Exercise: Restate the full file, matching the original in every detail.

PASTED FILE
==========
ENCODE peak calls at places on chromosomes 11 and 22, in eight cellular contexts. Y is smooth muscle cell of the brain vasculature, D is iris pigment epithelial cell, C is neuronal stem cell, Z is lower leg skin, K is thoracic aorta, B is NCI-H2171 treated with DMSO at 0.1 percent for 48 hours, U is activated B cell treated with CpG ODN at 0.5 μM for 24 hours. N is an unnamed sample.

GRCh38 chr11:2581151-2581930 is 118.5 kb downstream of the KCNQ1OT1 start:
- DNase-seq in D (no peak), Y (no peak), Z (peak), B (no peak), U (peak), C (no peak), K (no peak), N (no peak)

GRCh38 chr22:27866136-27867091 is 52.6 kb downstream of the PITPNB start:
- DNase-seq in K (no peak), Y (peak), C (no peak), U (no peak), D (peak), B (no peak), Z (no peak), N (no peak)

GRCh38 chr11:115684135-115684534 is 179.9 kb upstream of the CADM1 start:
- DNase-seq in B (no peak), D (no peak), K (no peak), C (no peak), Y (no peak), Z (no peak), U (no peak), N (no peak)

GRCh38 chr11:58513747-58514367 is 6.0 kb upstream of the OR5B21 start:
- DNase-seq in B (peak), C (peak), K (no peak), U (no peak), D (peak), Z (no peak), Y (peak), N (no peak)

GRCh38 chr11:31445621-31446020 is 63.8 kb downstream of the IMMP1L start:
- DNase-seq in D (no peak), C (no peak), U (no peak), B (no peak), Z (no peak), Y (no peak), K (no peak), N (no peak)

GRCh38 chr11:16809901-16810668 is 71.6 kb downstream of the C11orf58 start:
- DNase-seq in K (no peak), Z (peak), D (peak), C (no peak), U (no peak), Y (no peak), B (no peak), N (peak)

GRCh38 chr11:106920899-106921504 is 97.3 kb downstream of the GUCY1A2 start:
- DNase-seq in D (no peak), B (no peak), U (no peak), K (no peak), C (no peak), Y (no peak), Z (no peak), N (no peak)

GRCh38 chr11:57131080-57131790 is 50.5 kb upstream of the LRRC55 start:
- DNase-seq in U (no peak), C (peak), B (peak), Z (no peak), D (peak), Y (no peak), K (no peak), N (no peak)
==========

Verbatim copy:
ENCODE peak calls at places on chromosomes 11 and 22, in eight cellular contexts. Y is smooth muscle cell of the brain vasculature, D is iris pigment epithelial cell, C is neuronal stem cell, Z is lower leg skin, K is thoracic aorta, B is NCI-H2171 treated with DMSO at 0.1 percent for 48 hours, U is activated B cell treated with CpG ODN at 0.5 μM for 24 hours. N is an unnamed sample.

GRCh38 chr11:2581151-2581930 is 118.5 kb downstream of the KCNQ1OT1 start:
- DNase-seq in D (no peak), Y (no peak), Z (peak), B (no peak), U (peak), C (no peak), K (no peak), N (no peak)

GRCh38 chr22:27866136-27867091 is 52.6 kb downstream of the PITPNB start:
- DNase-seq in K (no peak), Y (peak), C (no peak), U (no peak), D (peak), B (no peak), Z (no peak), N (no peak)

GRCh38 chr11:115684135-115684534 is 179.9 kb upstream of the CADM1 start:
- DNase-seq in B (no peak), D (no peak), K (no peak), C (no peak), Y (no peak), Z (no peak), U (no peak), N (no peak)

GRCh38 chr11:58513747-58514367 is 6.0 kb upstream of the OR5B21 start:
- DNase-seq in B (peak), C (peak), K (no peak), U (no peak), D (peak), Z (no peak), Y (peak), N (no peak)

GRCh38 chr11:31445621-31446020 is 63.8 kb downstream of the IMMP1L start:
- DNase-seq in D (no peak), C (no peak), U (no peak), B (no peak), Z (no peak), Y (no peak), K (no peak), N (no peak)

GRCh38 chr11:16809901-16810668 is 71.6 kb downstream of the C11orf58 start:
- DNase-seq in K (no peak), Z (peak), D (peak), C (no peak), U (no peak), Y (no peak), B (no peak), N (peak)

GRCh38 chr11:106920899-106921504 is 97.3 kb downstream of the GUCY1A2 start:
- DNase-seq in D (no peak), B (no peak), U (no peak), K (no peak), C (no peak), Y (no peak), Z (no peak), N (no peak)

GRCh38 chr11:57131080-57131790 is 50.5 kb upstream of the LRRC55 start:
- DNase-seq in U (no peak), C (peak), B (peak), Z (no peak), D (peak), Y (no peak), K (no peak), N (no peak)